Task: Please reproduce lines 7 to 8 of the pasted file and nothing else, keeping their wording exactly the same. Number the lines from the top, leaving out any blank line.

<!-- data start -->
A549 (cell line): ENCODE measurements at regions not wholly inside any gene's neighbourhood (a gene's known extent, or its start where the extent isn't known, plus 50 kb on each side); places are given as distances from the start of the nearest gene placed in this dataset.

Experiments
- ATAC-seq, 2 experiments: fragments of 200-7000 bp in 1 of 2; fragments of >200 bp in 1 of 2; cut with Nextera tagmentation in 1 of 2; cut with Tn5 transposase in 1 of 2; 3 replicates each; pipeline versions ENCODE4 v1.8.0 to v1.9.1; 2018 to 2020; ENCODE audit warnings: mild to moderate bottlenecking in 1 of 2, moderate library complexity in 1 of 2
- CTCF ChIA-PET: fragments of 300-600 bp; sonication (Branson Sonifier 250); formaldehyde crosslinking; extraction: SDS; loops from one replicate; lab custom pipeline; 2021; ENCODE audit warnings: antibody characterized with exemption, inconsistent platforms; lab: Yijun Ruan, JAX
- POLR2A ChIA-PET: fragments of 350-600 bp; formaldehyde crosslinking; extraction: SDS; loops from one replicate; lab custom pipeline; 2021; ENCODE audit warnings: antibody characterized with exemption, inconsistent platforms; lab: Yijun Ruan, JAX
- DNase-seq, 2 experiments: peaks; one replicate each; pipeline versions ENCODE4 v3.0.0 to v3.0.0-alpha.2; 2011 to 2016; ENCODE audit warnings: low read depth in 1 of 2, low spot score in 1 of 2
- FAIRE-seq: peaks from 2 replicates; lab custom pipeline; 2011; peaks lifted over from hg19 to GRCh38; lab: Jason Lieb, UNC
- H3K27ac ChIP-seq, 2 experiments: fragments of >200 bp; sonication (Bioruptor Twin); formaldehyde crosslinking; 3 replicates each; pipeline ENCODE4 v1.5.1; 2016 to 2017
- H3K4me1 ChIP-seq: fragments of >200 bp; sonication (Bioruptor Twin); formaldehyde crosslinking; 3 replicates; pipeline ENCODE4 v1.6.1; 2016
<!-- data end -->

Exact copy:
- FAIRE-seq: peaks from 2 replicates; lab custom pipeline; 2011; peaks lifted over from hg19 to GRCh38; lab: Jason Lieb, UNC
- H3K27ac ChIP-seq, 2 experiments: fragments of >200 bp; sonication (Bioruptor Twin); formaldehyde crosslinking; 3 replicates each; pipeline ENCODE4 v1.5.1; 2016 to 2017